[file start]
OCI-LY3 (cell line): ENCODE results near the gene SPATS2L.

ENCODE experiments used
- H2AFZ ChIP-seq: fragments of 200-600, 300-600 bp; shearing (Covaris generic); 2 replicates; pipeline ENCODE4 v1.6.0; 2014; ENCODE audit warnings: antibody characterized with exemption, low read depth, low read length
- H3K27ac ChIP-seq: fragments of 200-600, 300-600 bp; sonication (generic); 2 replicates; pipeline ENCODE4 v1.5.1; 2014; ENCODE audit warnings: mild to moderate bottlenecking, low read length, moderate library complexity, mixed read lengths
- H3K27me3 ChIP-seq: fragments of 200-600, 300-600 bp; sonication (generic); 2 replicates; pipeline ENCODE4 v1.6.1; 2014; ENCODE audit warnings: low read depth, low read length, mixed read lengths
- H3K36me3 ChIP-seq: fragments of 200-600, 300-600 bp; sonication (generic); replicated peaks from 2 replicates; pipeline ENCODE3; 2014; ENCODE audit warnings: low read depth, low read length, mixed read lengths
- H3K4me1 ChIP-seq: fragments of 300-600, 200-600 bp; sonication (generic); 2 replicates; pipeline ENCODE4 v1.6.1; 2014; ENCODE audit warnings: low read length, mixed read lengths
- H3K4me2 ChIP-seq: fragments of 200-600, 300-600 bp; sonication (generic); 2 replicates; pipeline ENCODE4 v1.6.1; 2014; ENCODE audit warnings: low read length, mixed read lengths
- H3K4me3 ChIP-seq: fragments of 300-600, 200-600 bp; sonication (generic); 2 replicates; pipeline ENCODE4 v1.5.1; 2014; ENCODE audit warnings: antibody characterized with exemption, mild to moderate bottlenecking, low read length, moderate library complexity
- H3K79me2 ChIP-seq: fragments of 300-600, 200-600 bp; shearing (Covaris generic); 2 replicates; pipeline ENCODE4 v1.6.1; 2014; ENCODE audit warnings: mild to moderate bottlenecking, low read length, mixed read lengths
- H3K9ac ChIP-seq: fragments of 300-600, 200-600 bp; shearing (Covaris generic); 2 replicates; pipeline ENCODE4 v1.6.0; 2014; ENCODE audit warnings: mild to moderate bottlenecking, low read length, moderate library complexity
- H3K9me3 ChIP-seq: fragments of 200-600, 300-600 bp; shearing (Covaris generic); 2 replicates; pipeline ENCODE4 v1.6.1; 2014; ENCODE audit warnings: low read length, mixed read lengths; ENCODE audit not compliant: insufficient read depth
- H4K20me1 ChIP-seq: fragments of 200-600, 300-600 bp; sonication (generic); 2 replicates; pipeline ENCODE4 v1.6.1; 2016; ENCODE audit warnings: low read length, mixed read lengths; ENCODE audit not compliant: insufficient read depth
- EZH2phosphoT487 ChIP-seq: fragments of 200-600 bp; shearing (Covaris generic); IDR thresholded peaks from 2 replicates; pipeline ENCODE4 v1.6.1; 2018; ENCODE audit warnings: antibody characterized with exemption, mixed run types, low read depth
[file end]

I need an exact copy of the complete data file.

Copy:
OCI-LY3 (cell line): ENCODE results near the gene SPATS2L.

ENCODE experiments used
- H2AFZ ChIP-seq: fragments of 200-600, 300-600 bp; shearing (Covaris generic); 2 replicates; pipeline ENCODE4 v1.6.0; 2014; ENCODE audit warnings: antibody characterized with exemption, low read depth, low read length
- H3K27ac ChIP-seq: fragments of 200-600, 300-600 bp; sonication (generic); 2 replicates; pipeline ENCODE4 v1.5.1; 2014; ENCODE audit warnings: mild to moderate bottlenecking, low read length, moderate library complexity, mixed read lengths
- H3K27me3 ChIP-seq: fragments of 200-600, 300-600 bp; sonication (generic); 2 replicates; pipeline ENCODE4 v1.6.1; 2014; ENCODE audit warnings: low read depth, low read length, mixed read lengths
- H3K36me3 ChIP-seq: fragments of 200-600, 300-600 bp; sonication (generic); replicated peaks from 2 replicates; pipeline ENCODE3; 2014; ENCODE audit warnings: low read depth, low read length, mixed read lengths
- H3K4me1 ChIP-seq: fragments of 300-600, 200-600 bp; sonication (generic); 2 replicates; pipeline ENCODE4 v1.6.1; 2014; ENCODE audit warnings: low read length, mixed read lengths
- H3K4me2 ChIP-seq: fragments of 200-600, 300-600 bp; sonication (generic); 2 replicates; pipeline ENCODE4 v1.6.1; 2014; ENCODE audit warnings: low read length, mixed read lengths
- H3K4me3 ChIP-seq: fragments of 300-600, 200-600 bp; sonication (generic); 2 replicates; pipeline ENCODE4 v1.5.1; 2014; ENCODE audit warnings: antibody characterized with exemption, mild to moderate bottlenecking, low read length, moderate library complexity
- H3K79me2 ChIP-seq: fragments of 300-600, 200-600 bp; shearing (Covaris generic); 2 replicates; pipeline ENCODE4 v1.6.1; 2014; ENCODE audit warnings: mild to moderate bottlenecking, low read length, mixed read lengths
- H3K9ac ChIP-seq: fragments of 300-600, 200-600 bp; shearing (Covaris generic); 2 replicates; pipeline ENCODE4 v1.6.0; 2014; ENCODE audit warnings: mild to moderate bottlenecking, low read length, moderate library complexity
- H3K9me3 ChIP-seq: fragments of 200-600, 300-600 bp; shearing (Covaris generic); 2 replicates; pipeline ENCODE4 v1.6.1; 2014; ENCODE audit warnings: low read length, mixed read lengths; ENCODE audit not compliant: insufficient read depth
- H4K20me1 ChIP-seq: fragments of 200-600, 300-600 bp; sonication (generic); 2 replicates; pipeline ENCODE4 v1.6.1; 2016; ENCODE audit warnings: low read length, mixed read lengths; ENCODE audit not compliant: insufficient read depth
- EZH2phosphoT487 ChIP-seq: fragments of 200-600 bp; shearing (Covaris generic); IDR thresholded peaks from 2 replicates; pipeline ENCODE4 v1.6.1; 2018; ENCODE audit warnings: antibody characterized with exemption, mixed run types, low read depth